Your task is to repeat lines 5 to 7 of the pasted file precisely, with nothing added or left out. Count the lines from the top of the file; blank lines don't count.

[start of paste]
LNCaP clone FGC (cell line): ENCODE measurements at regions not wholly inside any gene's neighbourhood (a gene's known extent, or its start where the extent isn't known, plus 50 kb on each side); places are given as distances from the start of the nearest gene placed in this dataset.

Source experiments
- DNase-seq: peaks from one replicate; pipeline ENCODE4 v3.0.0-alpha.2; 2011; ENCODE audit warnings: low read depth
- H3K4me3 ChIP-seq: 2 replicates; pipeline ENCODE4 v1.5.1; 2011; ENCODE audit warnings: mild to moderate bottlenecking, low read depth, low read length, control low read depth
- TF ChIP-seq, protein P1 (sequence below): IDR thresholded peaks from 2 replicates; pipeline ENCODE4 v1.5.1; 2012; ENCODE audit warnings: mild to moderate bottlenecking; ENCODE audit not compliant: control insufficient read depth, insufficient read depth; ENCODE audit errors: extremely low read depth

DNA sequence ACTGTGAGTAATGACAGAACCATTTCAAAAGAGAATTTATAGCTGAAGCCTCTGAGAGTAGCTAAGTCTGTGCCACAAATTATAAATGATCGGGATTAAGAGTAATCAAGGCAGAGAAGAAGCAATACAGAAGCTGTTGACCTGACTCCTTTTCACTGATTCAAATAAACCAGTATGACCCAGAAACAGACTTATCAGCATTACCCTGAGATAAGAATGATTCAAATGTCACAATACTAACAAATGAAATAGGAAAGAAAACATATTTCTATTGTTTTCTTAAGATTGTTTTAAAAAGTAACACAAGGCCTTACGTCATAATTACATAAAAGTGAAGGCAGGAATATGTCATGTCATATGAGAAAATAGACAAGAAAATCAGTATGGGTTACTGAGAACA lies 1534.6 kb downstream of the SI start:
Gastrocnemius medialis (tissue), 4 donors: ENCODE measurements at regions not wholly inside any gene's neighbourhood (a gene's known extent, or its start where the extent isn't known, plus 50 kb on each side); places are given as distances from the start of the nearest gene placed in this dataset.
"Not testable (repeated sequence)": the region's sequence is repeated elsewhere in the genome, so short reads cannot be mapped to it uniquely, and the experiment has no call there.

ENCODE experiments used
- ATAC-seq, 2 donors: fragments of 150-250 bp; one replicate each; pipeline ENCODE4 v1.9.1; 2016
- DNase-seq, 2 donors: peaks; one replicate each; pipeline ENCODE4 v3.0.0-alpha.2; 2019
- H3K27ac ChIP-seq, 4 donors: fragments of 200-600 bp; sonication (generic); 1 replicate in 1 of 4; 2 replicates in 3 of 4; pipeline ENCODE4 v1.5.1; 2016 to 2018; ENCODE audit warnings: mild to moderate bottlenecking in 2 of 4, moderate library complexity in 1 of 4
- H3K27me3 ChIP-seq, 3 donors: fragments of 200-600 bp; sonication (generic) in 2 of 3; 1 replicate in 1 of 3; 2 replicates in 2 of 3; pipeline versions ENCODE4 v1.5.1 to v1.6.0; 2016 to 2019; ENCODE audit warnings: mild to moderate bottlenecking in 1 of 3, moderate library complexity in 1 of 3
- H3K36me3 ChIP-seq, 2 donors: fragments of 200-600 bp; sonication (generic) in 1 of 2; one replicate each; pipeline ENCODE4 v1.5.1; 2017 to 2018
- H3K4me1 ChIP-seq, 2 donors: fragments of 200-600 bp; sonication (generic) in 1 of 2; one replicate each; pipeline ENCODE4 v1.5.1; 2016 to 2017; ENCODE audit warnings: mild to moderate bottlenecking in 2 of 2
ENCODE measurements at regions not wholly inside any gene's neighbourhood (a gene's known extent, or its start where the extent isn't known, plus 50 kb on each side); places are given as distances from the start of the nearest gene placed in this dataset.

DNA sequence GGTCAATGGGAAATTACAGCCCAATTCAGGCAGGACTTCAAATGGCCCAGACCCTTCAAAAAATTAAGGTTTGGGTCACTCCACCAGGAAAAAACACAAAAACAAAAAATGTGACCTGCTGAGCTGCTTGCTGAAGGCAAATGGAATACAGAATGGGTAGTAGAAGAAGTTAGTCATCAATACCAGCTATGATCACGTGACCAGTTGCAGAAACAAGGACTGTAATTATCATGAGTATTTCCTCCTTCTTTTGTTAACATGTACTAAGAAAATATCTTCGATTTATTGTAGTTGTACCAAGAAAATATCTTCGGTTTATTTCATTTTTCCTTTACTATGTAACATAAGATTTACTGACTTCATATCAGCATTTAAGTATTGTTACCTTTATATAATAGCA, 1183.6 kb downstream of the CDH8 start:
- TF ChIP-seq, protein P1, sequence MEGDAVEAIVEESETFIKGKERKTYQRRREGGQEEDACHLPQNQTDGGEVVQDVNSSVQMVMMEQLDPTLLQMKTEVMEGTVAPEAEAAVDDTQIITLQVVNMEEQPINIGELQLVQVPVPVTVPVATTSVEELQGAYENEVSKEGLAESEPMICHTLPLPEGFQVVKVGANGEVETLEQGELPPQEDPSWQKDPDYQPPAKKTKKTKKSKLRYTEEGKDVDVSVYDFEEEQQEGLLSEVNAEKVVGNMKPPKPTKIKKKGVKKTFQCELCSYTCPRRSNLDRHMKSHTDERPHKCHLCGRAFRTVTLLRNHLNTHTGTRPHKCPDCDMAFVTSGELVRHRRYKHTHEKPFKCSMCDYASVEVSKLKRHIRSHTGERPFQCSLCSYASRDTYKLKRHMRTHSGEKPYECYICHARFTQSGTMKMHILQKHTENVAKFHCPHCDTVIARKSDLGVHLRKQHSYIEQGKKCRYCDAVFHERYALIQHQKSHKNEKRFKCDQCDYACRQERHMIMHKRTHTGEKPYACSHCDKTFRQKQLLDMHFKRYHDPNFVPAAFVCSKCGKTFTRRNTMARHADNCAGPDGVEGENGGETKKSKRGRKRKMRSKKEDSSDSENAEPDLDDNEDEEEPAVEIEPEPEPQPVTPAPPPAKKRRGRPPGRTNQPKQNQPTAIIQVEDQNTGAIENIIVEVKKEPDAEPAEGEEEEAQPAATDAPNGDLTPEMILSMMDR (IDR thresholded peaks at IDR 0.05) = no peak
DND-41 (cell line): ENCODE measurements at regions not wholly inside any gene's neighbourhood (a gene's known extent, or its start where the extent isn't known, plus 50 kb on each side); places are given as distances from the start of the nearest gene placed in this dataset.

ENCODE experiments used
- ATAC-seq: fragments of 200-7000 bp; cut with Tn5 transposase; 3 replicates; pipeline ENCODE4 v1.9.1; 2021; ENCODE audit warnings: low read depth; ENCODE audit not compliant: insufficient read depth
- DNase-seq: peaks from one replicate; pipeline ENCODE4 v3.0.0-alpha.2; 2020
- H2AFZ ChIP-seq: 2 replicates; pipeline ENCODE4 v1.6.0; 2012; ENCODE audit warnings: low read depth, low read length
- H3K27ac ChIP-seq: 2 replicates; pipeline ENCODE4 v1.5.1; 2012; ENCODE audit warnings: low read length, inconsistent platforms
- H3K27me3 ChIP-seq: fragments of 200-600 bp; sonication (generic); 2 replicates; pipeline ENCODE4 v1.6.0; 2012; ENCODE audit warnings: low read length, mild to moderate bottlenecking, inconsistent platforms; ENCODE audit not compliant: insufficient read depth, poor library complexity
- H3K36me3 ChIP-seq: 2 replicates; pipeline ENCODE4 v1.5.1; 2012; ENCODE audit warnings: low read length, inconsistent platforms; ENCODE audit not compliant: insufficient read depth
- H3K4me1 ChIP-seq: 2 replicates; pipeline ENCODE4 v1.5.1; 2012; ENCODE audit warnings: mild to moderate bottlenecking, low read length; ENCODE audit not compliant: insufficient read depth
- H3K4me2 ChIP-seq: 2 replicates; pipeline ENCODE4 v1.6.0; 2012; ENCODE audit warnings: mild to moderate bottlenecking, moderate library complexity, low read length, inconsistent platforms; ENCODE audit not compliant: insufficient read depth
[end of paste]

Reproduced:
- TF ChIP-seq, protein P1 (sequence below): IDR thresholded peaks from 2 replicates; pipeline ENCODE4 v1.5.1; 2012; ENCODE audit warnings: mild to moderate bottlenecking; ENCODE audit not compliant: control insufficient read depth, insufficient read depth; ENCODE audit errors: extremely low read depth

DNA sequence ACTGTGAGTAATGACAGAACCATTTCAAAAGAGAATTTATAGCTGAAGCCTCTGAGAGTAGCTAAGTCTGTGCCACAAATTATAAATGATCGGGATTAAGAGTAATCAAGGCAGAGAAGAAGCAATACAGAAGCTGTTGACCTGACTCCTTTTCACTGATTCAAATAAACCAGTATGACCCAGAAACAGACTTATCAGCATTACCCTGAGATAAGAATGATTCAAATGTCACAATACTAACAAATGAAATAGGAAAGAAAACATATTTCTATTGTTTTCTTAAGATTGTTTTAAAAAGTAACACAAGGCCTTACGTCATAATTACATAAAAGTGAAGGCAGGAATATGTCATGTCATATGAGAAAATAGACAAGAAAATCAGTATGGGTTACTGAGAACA lies 1534.6 kb downstream of the SI start:
Gastrocnemius medialis (tissue), 4 donors: ENCODE measurements at regions not wholly inside any gene's neighbourhood (a gene's known extent, or its start where the extent isn't known, plus 50 kb on each side); places are given as distances from the start of the nearest gene placed in this dataset.